The Hebrew word commonly translated “take” in Exod 20:7 is נשא (nasa), meaning to “bear” or “lift up.” Invoking God’s “name” (שׁם; shem) means bearing it, just like Aaron was to “bear” (נשא; nasa) the names (שׁמות; shemot) of the Israelites” on his breastplate (Exod 28:29). As a bearer of God’s name, the oath-taker must accomplish the sworn oath, or else…. Yeshua protected his followers from taking God’s name in vain when he said to “not swear at all” (Matt 5:34) – that way, you’ll never swear an oath that you might not fulfill, so you can rest assured that you’ll never break the commandment!
Can you feel the love tonight? Instead of spending a…
How can Jesus call Gentiles dogs?
In his interaction with Sidonian – Canaanite woman Jesus compares Gentiles to dogs and Jews to children. This comparison has rightly disturbed millions of people (Christians and Jews alike).
What are we missing here?
Two Gospels record a meeting between Judean Jesus and a Greek woman – Canaanite (Mk.7:24-29; Matt.15:21-28). Jesus goes to Tyre and Sidon (allotment territory of the tribe of Asher that was never fully taken over by Israelite). There he meets a desperate mother willing to do anything for her suffering child: “Have mercy on me, Lord, Son of David! My daughter is severely tormented by a demon.” (Mat. 15:21-22)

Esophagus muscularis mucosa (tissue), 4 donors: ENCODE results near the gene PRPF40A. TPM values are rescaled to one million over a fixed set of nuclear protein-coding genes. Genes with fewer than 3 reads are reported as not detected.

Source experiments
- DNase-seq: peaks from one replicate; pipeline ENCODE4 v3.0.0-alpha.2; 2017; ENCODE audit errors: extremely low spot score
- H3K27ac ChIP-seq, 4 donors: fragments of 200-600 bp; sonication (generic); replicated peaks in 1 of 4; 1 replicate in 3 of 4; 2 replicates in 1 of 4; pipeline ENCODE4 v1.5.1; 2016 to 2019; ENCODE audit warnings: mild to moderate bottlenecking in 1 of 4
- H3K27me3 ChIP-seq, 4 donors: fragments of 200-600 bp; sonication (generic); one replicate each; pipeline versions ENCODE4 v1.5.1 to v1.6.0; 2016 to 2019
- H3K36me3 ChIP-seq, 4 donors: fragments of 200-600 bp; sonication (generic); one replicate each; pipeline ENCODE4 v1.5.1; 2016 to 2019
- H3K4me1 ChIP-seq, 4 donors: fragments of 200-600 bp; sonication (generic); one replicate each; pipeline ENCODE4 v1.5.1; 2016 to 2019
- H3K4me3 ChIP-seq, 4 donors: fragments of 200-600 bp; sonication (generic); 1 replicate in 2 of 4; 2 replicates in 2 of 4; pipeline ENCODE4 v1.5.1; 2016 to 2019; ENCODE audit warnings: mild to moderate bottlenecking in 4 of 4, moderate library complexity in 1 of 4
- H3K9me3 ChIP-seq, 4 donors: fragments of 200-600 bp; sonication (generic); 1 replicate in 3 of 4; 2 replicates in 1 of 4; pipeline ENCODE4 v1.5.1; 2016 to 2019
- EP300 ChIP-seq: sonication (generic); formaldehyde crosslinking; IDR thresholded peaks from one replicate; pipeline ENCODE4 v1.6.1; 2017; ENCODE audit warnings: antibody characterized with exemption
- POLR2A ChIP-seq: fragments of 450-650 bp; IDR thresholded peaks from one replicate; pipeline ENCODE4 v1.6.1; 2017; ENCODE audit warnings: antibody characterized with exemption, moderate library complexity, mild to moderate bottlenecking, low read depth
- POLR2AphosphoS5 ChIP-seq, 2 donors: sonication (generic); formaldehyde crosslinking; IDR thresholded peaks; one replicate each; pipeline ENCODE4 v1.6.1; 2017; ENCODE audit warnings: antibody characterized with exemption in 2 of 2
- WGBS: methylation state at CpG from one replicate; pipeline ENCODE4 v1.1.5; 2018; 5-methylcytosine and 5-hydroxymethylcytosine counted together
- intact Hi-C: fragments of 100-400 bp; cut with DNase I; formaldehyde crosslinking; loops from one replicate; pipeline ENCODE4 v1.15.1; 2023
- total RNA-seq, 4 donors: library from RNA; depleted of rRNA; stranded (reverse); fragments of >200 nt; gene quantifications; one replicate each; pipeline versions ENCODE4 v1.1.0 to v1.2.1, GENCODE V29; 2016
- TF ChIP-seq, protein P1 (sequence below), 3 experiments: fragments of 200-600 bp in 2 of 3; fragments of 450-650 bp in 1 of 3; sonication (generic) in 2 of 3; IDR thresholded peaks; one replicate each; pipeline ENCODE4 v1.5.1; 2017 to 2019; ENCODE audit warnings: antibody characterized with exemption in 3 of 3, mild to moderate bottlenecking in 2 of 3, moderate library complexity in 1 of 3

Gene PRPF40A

As we continue reading we see that Jesus first gave her the silent treatment. Then, when his Jewish disciples demanded he answer her, he responded: “I was sent only to the lost sheep of the house of Israel.” However, the woman was relentless. “She came, knelt before him, and said, “Lord, help me!” He answered her: “It isn’t right to take the children’s bread and throw it to the dogs.” (Mat. 15:23-26)
The most offensive statement, of course, has to do with Jesus’ comparison of Greek Gentiles to dogs. The key to understanding this text is found in realization that only in the modern Western world dogs are thought to be part of the family. Dogs (often) live inside and not outside of the family home, but it was not so in the ancient times in the East. In other words, the comparison to dogs was not meant to dehumanize the Greek woman but to emphasize that Jesus’ primary mission was to Israel – to those inside of God’s family, not outside of it.
Understood this way, we see that there was nothing dehumanizing in Jesus’ response. It is no different from what Apostle Paul would later write: “…the power of God for salvation to everyone who believes, first to the Jew, and also to the Greek.” In spite of some misunderstood statements about his seeming disregard for the physical family, Jesus here says – family first!
But what made Jesus act different towards her now? Clearly it was her response: “Yes, Lord,” she said, “yet even the dogs eat the crumbs that fall from their masters’ table.” Then Jesus replied to her, “Woman, your faith is great. Let it be done for you as you want.” (Matthew 15:27-28)
This Sidonian woman displayed the true faith of Israel exemplified in the Torah by both Abraham and Moses. Just like them, she was willing to argue with God, believing with unwavering faith that He is just, good, and merciful.
“Grace to you and peace, from Him who is and…
The original text of the documents we have come to…
Does The Lord’s Prayer have Jewish Liturgical Roots? The Lord’s…